When it comes to prying into Facebook accounts Western government’s are the ones most likely to be prying on citizens’ social media profiles.
That’s what the data from the Facebook Government Request Report tells us. Eight of the 11 worst governments for human rights violations don’t actually allow access to Zuckerberg’s Curse, but the three who do have little interest in what their citizens are doing in there.
By contrast, the agencies of the US government, overwhelmingly are the biggest digital voyeurs.
Data released by Facebook this month confirms that – as ever – the US makes more requests than any other government. The Indian government is second, although in fairness they do have four times as large a population. As a percentage of population, India’s public servants are among the least interested in its citizens food selfies and dancing kitten videos.
The Australian government comes in as the ninth worst social media peeper. According to the Social Network, Australian government agencies made 693 requests across 744 accounts.
Access was granted in almost 65 per cent of cases.
Coincidentally, NSW police were criticised this week for illegally hacking the account of someone they were convinced was making fun of them. He was. Hilariously. And none of the charges against him held up in court although the police were heavily criticised by the presiding judge for their criminal misconduct.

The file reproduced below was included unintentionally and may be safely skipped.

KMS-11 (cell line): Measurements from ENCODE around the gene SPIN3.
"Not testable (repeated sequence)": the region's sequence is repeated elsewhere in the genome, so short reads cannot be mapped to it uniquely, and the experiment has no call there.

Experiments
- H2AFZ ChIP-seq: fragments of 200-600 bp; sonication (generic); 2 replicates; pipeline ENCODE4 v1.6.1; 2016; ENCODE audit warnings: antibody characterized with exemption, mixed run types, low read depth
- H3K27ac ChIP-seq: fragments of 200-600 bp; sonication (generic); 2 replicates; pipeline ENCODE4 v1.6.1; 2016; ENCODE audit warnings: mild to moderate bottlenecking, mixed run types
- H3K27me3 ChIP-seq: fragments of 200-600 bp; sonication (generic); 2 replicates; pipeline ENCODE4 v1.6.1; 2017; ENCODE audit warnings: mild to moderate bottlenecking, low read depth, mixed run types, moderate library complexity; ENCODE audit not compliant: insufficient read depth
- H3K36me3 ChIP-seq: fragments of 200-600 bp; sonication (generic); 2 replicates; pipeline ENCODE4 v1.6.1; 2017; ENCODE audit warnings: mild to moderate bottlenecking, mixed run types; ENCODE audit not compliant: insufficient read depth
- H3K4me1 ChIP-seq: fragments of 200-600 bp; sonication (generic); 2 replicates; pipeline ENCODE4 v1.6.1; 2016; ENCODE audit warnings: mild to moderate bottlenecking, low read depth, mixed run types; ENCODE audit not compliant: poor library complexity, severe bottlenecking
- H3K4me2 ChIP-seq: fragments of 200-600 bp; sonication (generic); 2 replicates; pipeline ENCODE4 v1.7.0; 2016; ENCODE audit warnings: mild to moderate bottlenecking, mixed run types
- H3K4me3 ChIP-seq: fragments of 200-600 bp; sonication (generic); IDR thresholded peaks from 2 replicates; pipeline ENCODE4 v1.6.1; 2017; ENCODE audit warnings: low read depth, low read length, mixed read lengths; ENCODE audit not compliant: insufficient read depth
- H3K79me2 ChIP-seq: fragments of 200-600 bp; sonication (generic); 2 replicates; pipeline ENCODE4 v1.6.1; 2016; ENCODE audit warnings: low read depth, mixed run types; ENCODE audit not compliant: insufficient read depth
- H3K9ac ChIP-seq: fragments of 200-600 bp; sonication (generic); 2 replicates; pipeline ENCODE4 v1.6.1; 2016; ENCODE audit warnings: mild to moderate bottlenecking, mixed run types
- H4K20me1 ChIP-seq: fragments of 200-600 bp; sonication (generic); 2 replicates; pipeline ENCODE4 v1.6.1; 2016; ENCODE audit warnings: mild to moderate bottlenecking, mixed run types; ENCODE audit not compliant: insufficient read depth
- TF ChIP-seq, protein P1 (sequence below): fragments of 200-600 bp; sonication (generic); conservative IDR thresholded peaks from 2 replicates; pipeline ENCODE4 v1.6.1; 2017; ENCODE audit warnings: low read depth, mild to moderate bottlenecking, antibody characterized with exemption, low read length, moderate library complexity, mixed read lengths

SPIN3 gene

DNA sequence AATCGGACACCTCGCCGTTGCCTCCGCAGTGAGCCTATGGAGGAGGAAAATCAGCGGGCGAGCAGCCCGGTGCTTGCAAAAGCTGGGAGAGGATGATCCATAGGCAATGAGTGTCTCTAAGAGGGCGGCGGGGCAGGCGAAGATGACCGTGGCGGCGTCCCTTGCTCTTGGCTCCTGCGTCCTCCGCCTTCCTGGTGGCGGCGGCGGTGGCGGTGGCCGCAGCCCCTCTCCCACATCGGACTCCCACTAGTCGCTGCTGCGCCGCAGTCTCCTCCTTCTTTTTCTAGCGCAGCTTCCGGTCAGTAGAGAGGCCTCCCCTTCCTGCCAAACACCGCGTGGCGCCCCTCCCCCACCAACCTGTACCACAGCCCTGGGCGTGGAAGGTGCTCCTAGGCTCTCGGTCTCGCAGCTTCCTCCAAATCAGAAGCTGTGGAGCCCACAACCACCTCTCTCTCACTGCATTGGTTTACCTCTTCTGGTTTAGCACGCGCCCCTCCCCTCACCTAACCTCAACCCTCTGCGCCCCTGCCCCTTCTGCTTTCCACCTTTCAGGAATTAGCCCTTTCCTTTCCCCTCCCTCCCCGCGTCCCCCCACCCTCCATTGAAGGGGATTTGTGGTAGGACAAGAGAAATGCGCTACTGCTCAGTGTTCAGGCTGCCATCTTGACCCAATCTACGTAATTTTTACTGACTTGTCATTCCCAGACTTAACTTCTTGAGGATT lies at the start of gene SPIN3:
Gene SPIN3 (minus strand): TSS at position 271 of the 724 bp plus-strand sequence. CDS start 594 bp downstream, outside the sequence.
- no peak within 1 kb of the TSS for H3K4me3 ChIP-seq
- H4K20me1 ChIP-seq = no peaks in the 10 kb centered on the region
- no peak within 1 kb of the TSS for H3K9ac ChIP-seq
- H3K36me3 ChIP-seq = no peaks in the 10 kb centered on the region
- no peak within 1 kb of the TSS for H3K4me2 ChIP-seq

Those Politbureau paragons of democratic virtue in China by comparison, made no requests for access. (Maybe they are out of practice. Facebook is currently unblocked but that is a day to day proposition)
Likewise the Iraqi government made one request – and yes it was granted.
In Myanmar, the government was far too busy repressing real human rights to waste much time on digital ones. The government there made no requests for access to accounts, although five pieces of content were restricted based on local laws.
The Pakistani government made 192 requests for access to accounts of which 58 per cent were granted.
The Sudanese government made two requests – neither of which was granted.
According to Facebook its Government Requests Report provides country-level information about content restrictions in places where our services are otherwise available. “We have included instances in which we have removed content that governments have identified as illegal, as well as instances that may have been brought to our attention by non-government entities, such as NGOs, charities, and members of the Facebook community.”
This article originally appeared on B&T sister site www.which-50.com
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